Czech Republic: NGO starts risky recording studio on edge of Romani ghetto
On the border between Brno's Romani ghetto and the "normal" city center, a recording studio full of energy and symbolism is slated to begin growing on the premises of a former gaming room. "There are other ways to play" is one of the slogans accompanying the studio's vision.
Other metaphors, such as "A border that does not divide", come to mind as well. That is the possible contrast the project will pose to an infamous school in Brno that is located just 100 meters away from the future studio.
That school occupies two buildings, one on each side of the street. "White" children attend school in the bigger, nicer building.
Romani children are taught in the school's smaller, uglier facility hidden a bit aside from the street. In future, though, young people from both sides of that border might meet in the recording studio and create a unique multicultural center governed by yet another symbolic thesis - "When people play music together, their prejudices disappear".
The project, however, may not go forward after all. The studio needs CZK 1 million to complete construction.
Completion of the project has been delayed until October, for now. The question is whether the Brno-based nonprofit IQ Roma servis (IQRS) has not overestimated its strength in this case.
We'll open in May!
In an interview for Radio Wave, IQRS director Katarína Klamková said on 10 February that if all goes well, the Amaro Records recording studio could open on 1 May. She described both the difficulties and the hopeful sides of the work's progress.
"The gaming room was so typical - it was stickered over like crazy. Basically there were enormous windows with natural light there that were completely covered up. We took that all off because we wanted to find out what was underneath. The planner told us it was all a bit tangled up, so we tested to see what was underneath and how complicated it would be," Klamková said.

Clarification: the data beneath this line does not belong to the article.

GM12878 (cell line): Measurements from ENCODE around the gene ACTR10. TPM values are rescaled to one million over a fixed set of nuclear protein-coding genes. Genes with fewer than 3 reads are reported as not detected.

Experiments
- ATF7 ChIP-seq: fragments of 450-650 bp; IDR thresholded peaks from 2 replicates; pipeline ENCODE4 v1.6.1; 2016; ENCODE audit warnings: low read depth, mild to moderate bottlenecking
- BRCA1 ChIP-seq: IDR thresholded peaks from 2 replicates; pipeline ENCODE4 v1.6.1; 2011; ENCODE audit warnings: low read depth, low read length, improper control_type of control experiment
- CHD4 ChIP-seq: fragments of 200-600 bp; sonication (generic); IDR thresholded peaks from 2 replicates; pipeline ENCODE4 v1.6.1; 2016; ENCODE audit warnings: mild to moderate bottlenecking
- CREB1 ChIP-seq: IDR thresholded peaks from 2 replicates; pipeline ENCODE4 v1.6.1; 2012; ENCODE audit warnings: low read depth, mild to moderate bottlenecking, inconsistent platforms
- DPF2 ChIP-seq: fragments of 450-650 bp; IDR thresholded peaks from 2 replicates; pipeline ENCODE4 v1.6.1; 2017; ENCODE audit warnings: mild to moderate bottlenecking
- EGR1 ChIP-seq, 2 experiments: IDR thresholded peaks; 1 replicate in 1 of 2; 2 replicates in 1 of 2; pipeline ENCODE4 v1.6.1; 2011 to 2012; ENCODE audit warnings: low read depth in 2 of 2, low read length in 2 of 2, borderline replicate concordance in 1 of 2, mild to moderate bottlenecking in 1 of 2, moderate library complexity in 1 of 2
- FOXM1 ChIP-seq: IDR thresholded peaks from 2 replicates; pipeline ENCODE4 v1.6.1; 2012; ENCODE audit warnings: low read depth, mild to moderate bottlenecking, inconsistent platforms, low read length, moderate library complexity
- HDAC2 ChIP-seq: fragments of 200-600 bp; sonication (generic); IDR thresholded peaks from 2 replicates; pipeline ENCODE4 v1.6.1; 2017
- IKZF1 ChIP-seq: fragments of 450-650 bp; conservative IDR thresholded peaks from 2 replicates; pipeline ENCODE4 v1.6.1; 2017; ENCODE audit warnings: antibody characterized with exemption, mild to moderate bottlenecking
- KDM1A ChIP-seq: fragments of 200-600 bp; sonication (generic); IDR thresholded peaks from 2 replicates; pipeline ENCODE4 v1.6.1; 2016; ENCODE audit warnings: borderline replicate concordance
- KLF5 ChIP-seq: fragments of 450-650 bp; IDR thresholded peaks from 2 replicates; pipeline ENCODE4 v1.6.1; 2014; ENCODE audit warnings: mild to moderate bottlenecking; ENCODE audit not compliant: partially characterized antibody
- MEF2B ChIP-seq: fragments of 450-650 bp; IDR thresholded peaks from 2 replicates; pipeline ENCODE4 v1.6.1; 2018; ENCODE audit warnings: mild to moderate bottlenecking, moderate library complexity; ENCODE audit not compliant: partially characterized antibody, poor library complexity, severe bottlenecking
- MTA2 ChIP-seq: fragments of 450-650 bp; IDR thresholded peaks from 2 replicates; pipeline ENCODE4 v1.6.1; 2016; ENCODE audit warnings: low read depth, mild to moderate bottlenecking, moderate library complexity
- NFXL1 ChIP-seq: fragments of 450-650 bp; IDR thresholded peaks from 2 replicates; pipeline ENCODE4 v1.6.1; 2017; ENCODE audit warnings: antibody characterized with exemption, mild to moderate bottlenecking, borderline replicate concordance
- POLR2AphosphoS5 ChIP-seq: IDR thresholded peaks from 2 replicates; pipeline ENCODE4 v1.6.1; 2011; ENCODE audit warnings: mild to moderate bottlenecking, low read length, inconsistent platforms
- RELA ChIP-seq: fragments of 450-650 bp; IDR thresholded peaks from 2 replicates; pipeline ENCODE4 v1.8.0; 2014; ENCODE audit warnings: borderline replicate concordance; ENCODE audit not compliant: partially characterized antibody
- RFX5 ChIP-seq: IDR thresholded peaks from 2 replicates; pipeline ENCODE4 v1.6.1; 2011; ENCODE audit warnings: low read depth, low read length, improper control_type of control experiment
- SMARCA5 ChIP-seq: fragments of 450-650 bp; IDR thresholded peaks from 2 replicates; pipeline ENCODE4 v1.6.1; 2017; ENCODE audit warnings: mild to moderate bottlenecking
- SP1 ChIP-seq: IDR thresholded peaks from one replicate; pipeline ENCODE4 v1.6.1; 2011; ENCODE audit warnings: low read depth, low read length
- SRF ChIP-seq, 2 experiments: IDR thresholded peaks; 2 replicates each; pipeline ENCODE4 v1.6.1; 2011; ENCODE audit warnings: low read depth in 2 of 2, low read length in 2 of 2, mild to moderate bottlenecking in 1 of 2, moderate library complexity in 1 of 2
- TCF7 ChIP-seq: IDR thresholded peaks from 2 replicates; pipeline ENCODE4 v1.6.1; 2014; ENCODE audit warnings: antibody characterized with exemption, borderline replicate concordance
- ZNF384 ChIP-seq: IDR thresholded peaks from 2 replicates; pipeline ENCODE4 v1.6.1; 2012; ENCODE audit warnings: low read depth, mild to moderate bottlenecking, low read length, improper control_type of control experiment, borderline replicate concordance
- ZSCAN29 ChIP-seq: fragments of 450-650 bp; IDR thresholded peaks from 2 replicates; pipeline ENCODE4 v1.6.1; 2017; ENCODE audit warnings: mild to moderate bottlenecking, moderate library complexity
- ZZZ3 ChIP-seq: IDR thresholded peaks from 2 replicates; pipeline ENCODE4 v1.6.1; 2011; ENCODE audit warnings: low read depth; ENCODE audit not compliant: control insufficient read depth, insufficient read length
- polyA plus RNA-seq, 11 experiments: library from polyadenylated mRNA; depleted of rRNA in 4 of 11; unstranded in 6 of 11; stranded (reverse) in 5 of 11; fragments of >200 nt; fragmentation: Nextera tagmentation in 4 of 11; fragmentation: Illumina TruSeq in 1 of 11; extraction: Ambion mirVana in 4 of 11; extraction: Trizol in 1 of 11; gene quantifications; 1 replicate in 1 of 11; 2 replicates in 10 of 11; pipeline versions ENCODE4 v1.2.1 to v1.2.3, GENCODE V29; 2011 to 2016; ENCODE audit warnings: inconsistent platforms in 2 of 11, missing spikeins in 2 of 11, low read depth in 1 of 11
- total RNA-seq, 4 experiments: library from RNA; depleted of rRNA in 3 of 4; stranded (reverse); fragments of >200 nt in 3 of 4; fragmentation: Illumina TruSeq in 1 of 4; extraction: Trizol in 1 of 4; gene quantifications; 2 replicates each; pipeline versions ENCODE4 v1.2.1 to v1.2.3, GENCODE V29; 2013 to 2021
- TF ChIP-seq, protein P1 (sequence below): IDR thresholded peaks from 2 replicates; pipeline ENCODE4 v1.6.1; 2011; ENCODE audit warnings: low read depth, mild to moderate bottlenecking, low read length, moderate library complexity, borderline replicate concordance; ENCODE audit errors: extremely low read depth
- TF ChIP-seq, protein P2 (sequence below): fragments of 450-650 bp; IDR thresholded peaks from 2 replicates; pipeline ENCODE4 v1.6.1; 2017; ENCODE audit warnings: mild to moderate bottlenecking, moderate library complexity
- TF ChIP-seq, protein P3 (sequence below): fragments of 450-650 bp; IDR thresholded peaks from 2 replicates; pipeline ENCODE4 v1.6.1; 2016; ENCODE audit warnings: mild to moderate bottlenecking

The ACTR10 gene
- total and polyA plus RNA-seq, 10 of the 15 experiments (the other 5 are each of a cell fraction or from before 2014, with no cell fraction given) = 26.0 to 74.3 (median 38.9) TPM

"The gaming room is good, in its own way, for a recording studio," the director said. "It's also good because people have been used to a gaming room being there. Neighbors and tenants will certainly be startled when a Romani nonprofit begins some kind of creative activity there, but at the same time they'll say well, it used to be a gaming room and now it will be something better, maybe."
It was at exactly about that time, however, that the people from IQRS began to determine that things were more "tangled up" than they had believed.
One million crowns needed. What about professionalism?
This month an article in the local daily Brněnský deník warned that not only is the studio not ready, it needs a million crowns to be completed. "The building is very old, during the reconstruction we determined that more alterations will be needed. We had to take out the floor, the building still needs to be soundproofed, and ventilation has to be arranged," the daily quoted Andrea Macháčová of IQRS as saying.
Her colleague Robin Stria added that so far they have "removed all the stickers and the carpets and fixed the floors." It seems the nonprofit has gone about the entire project with a large dose of naiveté in wanting to reconstruct a forming gaming room in an old building and turn it into a recording studio.
Once their volunteers removed the carpets and wallpaper, they discovered there was a bit more work to do. Approximately a million crowns' worth.